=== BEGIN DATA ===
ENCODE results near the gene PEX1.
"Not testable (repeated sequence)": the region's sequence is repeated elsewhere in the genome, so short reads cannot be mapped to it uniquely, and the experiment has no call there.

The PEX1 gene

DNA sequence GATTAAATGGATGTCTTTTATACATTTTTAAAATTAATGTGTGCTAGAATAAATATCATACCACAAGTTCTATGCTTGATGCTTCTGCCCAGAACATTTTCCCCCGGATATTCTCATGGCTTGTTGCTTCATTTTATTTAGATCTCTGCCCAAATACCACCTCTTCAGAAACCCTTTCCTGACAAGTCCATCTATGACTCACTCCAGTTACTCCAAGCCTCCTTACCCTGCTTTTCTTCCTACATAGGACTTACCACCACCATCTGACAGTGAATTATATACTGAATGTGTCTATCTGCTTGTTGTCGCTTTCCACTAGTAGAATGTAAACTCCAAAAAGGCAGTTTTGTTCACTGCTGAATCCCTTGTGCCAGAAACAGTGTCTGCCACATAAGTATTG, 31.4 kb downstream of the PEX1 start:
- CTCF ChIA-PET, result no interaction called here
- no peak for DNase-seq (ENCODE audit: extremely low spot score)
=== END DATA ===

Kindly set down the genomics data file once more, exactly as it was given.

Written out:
ENCODE results near the gene PEX1.
"Not testable (repeated sequence)": the region's sequence is repeated elsewhere in the genome, so short reads cannot be mapped to it uniquely, and the experiment has no call there.

The PEX1 gene

DNA sequence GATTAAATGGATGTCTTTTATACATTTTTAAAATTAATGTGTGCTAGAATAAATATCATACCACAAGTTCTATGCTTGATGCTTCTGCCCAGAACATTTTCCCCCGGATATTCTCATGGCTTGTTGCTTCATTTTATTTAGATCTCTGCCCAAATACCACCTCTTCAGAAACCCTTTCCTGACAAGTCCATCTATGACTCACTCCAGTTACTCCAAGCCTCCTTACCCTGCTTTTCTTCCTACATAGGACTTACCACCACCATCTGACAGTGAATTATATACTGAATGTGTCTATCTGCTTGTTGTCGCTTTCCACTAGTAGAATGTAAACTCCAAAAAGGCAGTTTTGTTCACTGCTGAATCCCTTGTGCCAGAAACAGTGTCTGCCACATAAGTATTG, 31.4 kb downstream of the PEX1 start:
- CTCF ChIA-PET, result no interaction called here
- no peak for DNase-seq (ENCODE audit: extremely low spot score)